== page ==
Must that opening Event directly involve the heroine or hero?

    Unequivocally the answer is no.

    In that most successful of thrillers The Da Vinci Code the Event is the brutal murder of the curator of the Louvre by an albino assassin that explodes on page one. On page four the hero Robert Langdon is awoken at the Ritz Hotel and by an agent of the French police and summarily escorted to the Louvre.

    In my most recent novel The Sexual Occupation of Japan, the Event is the assassination of a Japanese government official. The style here may be of interest, because the entire novel is written in the first person. And this first scene is reconstructed from police reports to which Peter Saxon, the narrator and main character, only has access near the end of the novel. In fact, it is Saxon's ignorance of this event—deliberately hidden from him by his Japanese colleagues—that places him in increasing danger.

    In my previous novel The Black Sea The Event is a horrific delivery in Singapore. All the above are examples of I.B. Singer's Beginning —the introduction of the situation that compels your character to act. They are also the Exposition, which Aristotle defined back in the Fourth Century B.C. in Poetics, the seminal work on dramatic structure. Aristotle's Poetics are as valid today as they were in ancient Athens, because they define the story structure to which readers and audiences instinctively respond.

    In thrillers an event that does not immediately involve the main character is a popular strategy. It allows the novelist to grab readers with appalling dangers that have international stakes in a setting that promises the adventure will be, as the lyric sings, "an airline ticket to romantic places." And then the writer may then more gradually introduce the heroine and/or hero with whom the readers identify. In the second chapter of The Black Sea Maggi Chancellor is introduced as a passenger aboard a cruise ship that has just left Singapore. And in the next chapter we meet Henry Stewart, the skipper of a U.S. Navy frigate sailing home after duty in the Persian Gulf.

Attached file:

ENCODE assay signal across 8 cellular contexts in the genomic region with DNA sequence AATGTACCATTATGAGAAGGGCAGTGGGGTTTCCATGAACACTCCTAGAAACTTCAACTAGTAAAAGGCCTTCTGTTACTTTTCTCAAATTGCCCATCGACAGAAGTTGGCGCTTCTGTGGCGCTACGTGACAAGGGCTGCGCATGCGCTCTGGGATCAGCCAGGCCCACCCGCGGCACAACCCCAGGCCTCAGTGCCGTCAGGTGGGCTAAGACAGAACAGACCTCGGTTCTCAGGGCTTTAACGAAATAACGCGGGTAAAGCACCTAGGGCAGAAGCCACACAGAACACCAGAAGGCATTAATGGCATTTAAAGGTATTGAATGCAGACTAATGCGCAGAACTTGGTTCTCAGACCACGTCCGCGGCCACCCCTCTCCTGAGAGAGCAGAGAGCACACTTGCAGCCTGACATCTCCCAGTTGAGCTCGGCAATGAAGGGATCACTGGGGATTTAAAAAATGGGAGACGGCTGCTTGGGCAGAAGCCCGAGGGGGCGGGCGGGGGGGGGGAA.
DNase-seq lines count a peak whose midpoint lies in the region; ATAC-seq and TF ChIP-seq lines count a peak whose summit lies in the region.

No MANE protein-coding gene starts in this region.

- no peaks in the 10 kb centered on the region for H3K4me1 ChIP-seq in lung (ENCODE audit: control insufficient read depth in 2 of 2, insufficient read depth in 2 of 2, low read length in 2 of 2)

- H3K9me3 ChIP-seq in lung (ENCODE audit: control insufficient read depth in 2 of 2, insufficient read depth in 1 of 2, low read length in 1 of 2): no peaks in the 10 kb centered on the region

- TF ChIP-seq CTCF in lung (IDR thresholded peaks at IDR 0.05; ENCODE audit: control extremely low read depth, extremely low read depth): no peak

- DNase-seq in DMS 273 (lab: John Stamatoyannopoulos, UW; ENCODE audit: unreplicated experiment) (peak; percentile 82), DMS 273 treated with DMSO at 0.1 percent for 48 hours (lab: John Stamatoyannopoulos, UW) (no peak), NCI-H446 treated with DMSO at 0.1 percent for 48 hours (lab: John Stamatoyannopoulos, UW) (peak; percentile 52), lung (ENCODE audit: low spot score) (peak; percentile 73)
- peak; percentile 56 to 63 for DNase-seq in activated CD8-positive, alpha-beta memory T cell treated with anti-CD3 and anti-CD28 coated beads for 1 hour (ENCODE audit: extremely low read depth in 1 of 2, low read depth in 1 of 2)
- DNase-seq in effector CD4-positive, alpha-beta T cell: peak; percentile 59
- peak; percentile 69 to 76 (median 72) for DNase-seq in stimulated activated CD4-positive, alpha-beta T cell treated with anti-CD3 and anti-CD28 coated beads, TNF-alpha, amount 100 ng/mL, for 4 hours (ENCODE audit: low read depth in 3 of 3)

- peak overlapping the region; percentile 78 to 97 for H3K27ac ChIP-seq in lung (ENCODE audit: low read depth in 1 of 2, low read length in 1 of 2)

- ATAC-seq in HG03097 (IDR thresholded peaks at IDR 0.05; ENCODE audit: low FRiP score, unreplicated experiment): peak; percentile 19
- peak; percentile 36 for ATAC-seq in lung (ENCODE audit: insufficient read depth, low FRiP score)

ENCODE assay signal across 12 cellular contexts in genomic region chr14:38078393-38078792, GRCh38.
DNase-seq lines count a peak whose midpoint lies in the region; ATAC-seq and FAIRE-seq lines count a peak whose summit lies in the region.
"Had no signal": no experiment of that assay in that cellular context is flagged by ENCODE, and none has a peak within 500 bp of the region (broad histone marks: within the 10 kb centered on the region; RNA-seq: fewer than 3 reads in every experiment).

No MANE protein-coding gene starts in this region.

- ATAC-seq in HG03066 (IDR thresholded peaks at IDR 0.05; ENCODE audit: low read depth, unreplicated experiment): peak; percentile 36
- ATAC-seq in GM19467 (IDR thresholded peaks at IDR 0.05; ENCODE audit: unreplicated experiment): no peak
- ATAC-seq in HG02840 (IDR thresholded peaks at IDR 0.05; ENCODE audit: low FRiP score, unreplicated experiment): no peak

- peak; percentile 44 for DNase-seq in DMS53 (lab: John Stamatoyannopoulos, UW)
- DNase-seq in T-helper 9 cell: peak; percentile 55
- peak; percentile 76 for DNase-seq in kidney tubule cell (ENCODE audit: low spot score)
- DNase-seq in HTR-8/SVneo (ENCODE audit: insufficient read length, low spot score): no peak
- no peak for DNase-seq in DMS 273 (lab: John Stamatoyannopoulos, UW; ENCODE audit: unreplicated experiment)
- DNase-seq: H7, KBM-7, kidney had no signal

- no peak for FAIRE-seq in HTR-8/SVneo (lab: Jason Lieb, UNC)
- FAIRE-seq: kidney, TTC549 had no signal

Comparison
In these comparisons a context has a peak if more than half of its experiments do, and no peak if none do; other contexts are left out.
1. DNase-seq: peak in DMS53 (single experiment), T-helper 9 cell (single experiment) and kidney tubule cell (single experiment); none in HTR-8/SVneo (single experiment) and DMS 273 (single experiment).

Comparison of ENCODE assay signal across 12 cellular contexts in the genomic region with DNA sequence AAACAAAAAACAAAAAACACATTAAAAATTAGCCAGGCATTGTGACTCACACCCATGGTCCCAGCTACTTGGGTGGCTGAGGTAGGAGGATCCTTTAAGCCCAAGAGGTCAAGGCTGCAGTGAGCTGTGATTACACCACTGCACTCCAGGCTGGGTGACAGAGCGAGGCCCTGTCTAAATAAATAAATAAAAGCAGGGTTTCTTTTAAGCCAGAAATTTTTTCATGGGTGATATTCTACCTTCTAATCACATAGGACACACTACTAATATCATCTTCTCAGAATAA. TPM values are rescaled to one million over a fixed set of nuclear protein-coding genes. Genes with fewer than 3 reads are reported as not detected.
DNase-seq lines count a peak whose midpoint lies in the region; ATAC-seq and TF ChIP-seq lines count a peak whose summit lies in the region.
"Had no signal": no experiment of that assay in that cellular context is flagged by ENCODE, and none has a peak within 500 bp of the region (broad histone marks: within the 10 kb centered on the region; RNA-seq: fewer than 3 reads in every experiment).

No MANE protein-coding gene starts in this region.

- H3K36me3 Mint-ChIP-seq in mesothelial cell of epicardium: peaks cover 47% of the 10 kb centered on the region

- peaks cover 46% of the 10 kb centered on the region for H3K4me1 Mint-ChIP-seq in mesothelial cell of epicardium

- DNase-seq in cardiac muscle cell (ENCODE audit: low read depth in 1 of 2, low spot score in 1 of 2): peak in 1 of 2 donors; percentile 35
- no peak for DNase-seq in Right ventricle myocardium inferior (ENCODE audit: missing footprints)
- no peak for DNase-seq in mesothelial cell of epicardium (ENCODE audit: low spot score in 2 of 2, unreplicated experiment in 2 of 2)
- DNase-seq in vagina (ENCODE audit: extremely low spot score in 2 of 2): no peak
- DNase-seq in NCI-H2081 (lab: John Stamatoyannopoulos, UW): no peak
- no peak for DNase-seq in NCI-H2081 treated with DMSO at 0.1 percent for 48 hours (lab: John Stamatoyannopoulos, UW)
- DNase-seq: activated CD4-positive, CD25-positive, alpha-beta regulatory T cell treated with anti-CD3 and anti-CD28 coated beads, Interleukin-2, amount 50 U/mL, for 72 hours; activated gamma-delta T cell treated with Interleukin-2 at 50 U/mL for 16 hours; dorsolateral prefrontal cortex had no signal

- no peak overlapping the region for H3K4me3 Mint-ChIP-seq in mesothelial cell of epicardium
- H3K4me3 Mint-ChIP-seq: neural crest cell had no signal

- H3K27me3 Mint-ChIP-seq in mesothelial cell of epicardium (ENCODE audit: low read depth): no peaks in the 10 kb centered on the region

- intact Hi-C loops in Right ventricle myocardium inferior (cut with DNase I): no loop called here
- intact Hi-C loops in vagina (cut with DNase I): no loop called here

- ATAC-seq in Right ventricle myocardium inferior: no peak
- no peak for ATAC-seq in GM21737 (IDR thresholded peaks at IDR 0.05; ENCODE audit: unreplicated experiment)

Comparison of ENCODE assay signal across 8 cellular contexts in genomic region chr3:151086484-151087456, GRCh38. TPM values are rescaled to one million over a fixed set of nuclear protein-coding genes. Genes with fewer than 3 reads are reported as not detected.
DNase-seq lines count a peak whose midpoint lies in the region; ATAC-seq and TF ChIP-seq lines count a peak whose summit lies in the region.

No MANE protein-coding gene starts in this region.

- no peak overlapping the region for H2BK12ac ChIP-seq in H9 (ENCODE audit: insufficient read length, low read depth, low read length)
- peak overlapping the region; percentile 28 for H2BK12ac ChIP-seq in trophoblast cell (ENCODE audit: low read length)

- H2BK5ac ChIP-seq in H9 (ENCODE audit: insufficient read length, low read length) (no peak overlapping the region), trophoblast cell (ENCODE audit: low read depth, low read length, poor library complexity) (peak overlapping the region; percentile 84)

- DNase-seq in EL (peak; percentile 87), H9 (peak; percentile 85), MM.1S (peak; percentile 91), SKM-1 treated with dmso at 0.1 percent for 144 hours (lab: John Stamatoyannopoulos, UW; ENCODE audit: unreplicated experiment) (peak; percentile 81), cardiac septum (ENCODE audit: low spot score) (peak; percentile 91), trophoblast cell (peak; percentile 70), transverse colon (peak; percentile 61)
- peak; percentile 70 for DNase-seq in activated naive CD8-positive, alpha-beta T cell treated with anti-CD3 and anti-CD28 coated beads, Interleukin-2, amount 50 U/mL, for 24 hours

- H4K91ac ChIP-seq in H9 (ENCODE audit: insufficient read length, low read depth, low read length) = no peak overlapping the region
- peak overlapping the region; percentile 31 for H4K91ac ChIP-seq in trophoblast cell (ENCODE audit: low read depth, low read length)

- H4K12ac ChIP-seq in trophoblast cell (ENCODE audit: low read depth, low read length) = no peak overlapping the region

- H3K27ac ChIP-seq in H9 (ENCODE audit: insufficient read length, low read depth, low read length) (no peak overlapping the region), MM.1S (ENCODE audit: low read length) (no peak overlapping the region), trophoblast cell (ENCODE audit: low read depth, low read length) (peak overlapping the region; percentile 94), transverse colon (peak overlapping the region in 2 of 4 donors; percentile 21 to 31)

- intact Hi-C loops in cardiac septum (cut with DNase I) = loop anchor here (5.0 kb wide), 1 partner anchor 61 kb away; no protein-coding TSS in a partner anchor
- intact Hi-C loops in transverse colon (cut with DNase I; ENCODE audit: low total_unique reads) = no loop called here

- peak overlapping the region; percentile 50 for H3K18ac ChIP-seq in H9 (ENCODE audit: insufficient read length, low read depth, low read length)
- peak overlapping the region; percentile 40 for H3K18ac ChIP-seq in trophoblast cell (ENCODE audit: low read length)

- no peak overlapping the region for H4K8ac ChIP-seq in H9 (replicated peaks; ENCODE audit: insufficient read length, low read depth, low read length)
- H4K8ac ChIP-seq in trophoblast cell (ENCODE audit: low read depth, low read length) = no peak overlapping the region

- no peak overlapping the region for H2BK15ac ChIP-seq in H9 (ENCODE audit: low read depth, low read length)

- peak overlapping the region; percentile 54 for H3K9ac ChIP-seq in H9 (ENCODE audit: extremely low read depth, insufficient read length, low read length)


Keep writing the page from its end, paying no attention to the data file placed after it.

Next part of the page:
In blockbuster movies, the ultimate Event is the opening treasure hunt in Raiders of the Lost Ark which actually has nothing whatever to do with the Lost Ark but introduces the audience to the daredevil hero Indiana Jones and the villain who are going to take them on a breath-taking roller coaster ride.

    Thus the plot thickens and begins to define Homer's "man (or woman) of twists and turns driven time and again off course," who is…

  • The Main Character

    "Action is character."

    — F. Scott Fitzgerald

    The essence of a novel is the main character. And the main character within the plot of your novel is define by one simple question — WHAT IS SHE OR HE GOING TO DO?

    The more specific and concrete the goal, the greater the chance your novel will succeed.

    What kind of specific goals are we talking about? Find a murderer — Presumed Innocent and ten of thousands of less literary who-dunnits. Find true love on The Bridges of Madison County and in the thousand romances on the racks. To win the National Book Award, struggle back to Cold Mountain. And for the ultimate international best seller, break The DaVinci Code.

    The more elusive and ill-defined that goal is, the more elusive your readership will be.

    "When I used to teach creative writing, I would tell students to make their characters want something right away—even if it's only a glass of water. Characters paralyzed by the meaninglessness of modern life still have to drink water from time to time."

    — Kurt Vonnegut

  • The Energy of Character and Plot

    "That's the biggest story in movies. Some guy, or two guys, or a girl, or two girls, or a guy and his dog, or a dog and a cat, have to overcome something really difficult to feel good about themselves. And then the audience feels good right along with them. It's kind of a very broad story. I mean, how many of those stories can they tell? Apparently a lot, because they do many, many a year. We just did one ourselves."

    — Kevin Smith, writer-director of the films Clerks, Chasing Amy, and Jersey Girl

    The Greeks, of course, had a word for this: energeia. It means, according to Aristotle, "the actualization of the potential which exists in character and situation." That is to say — What is your character going to do?

    The relationship of the word to the English word energy is obvious. And there is a formula for it, as immutable as the laws we all learned in high school physics—The energy of your story is directly proportional to the character and the intensity of the situation with which she or he is challenged.